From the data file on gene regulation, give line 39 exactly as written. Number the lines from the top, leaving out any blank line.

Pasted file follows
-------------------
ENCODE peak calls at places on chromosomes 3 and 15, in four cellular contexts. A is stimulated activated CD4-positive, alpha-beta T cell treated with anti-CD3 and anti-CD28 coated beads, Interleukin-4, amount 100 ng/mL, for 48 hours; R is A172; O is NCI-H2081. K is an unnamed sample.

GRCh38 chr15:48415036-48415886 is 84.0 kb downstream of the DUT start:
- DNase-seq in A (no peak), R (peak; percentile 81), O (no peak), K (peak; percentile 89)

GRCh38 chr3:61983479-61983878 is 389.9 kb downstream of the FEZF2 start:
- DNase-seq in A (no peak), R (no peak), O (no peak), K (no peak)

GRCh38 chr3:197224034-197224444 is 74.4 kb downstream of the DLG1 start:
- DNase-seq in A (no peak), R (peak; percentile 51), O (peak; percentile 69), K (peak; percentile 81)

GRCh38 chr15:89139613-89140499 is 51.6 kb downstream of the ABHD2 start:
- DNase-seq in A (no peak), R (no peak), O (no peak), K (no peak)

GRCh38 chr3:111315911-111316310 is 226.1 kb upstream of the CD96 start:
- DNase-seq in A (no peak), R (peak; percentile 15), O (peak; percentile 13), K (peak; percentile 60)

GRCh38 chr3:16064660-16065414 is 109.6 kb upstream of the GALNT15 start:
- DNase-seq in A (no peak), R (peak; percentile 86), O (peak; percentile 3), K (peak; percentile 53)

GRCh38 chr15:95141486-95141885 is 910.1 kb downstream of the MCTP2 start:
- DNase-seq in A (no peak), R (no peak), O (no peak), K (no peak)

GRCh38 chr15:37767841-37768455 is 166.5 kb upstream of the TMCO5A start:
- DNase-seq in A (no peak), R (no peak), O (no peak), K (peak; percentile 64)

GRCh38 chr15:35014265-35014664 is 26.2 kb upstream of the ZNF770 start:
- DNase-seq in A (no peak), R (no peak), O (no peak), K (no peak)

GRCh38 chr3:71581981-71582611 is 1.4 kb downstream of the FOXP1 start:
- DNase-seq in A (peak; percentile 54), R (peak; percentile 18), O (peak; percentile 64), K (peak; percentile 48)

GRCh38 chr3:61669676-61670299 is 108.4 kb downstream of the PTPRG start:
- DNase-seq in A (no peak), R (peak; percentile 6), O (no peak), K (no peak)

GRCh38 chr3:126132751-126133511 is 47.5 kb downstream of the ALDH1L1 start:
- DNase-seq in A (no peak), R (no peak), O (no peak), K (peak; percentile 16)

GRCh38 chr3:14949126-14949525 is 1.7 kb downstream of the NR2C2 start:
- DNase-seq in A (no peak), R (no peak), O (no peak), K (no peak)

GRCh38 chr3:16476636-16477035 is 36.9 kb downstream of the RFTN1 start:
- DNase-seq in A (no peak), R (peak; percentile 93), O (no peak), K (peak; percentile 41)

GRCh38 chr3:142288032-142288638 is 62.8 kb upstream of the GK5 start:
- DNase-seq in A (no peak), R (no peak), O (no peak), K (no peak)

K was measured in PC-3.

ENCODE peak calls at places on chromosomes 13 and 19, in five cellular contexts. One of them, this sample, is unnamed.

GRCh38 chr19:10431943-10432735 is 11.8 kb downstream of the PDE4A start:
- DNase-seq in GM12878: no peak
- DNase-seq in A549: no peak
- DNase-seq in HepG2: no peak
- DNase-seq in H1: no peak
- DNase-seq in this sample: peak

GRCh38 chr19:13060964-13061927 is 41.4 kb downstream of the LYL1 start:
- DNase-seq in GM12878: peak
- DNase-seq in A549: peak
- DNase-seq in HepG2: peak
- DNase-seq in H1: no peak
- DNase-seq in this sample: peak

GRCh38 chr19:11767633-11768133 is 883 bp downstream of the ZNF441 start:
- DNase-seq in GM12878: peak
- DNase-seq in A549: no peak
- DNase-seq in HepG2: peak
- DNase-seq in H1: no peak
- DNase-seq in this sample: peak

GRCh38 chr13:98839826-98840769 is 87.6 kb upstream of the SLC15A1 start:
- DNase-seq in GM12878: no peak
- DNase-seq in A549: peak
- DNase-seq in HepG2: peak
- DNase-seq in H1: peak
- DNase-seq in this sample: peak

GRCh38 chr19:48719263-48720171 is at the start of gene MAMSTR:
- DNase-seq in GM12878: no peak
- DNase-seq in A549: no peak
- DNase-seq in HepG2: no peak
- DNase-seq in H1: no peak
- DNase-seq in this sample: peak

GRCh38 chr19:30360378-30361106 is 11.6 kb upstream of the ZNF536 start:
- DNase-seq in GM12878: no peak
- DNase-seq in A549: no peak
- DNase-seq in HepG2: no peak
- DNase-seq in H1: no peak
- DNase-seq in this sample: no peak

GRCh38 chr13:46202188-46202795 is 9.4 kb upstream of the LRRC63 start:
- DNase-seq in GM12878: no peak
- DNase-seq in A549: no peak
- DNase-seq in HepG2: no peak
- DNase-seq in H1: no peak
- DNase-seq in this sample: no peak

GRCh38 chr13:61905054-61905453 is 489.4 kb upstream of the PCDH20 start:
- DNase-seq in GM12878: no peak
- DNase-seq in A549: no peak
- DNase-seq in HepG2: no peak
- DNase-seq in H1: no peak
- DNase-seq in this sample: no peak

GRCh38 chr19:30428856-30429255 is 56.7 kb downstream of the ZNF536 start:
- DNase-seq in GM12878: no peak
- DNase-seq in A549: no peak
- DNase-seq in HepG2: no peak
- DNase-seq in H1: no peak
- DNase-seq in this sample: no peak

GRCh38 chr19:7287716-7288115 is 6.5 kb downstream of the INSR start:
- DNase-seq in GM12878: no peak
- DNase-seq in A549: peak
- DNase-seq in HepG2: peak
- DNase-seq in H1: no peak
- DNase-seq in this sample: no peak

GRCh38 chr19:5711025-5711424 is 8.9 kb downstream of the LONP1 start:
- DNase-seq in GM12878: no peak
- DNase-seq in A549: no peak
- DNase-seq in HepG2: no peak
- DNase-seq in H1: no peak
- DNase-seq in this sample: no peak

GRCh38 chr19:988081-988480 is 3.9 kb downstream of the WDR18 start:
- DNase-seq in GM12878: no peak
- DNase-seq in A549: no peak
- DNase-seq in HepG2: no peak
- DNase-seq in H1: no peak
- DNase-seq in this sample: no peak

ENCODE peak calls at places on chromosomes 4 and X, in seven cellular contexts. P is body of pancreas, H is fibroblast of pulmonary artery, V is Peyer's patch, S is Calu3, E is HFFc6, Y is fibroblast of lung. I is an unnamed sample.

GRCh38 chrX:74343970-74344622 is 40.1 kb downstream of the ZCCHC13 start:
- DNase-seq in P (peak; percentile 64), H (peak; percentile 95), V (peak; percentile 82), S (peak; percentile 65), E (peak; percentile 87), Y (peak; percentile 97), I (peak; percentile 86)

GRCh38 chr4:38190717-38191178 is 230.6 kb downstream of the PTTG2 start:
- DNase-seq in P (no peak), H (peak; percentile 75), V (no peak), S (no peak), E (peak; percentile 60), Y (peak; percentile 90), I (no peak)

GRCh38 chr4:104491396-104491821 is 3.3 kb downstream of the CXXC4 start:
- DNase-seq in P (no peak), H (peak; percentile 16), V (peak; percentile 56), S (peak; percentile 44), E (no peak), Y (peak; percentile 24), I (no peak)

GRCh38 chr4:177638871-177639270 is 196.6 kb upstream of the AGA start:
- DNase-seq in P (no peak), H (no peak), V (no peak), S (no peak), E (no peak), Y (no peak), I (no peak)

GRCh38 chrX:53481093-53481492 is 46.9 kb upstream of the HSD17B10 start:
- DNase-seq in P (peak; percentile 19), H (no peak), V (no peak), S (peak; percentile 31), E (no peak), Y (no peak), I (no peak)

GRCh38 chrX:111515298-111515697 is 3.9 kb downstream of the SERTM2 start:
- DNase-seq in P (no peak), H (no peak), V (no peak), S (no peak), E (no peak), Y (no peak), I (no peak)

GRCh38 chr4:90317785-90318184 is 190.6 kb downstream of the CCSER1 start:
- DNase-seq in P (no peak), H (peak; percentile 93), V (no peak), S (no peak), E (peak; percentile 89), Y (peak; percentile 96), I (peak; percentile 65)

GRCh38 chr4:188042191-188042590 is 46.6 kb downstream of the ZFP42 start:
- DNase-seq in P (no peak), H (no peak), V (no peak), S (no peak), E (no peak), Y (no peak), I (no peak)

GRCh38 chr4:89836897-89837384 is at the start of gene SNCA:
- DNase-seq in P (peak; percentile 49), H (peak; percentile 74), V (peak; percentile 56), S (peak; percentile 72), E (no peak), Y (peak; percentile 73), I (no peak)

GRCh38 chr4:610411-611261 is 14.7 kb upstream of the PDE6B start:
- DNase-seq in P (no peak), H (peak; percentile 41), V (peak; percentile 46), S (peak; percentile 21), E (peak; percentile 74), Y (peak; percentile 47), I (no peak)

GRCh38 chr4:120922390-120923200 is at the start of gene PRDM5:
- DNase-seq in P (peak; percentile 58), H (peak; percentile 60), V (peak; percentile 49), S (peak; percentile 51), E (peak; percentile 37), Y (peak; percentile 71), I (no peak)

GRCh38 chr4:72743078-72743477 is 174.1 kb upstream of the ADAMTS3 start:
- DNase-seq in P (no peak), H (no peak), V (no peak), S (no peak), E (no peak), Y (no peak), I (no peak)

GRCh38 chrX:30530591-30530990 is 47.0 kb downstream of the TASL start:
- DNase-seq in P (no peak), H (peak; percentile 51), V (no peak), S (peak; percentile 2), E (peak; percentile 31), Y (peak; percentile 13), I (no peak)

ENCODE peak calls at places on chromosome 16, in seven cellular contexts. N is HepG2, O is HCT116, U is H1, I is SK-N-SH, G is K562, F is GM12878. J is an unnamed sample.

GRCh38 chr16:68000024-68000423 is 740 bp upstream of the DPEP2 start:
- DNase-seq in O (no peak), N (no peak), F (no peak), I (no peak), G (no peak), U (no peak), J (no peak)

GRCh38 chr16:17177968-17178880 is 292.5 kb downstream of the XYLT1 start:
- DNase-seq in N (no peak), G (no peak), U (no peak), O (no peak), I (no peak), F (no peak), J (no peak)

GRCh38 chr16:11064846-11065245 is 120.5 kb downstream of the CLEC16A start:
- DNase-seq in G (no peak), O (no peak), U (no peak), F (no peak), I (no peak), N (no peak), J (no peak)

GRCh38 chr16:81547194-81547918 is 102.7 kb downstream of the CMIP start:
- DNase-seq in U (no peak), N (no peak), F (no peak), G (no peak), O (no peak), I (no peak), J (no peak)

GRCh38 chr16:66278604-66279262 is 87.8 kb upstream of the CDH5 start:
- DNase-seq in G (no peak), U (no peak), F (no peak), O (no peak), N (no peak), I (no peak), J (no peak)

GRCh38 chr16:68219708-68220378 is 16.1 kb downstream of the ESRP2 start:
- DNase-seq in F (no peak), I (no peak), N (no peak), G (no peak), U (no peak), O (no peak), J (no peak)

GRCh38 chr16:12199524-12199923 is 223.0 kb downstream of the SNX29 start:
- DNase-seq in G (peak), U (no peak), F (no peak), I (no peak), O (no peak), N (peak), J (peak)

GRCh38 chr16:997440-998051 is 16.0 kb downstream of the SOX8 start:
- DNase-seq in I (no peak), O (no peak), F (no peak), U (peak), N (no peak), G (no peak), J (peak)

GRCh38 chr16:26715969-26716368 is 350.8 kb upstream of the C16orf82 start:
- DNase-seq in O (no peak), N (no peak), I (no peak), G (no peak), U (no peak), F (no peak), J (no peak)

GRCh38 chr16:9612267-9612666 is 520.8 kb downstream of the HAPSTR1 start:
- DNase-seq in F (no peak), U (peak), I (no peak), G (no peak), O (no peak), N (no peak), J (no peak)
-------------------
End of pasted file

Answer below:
- DNase-seq in this sample: peak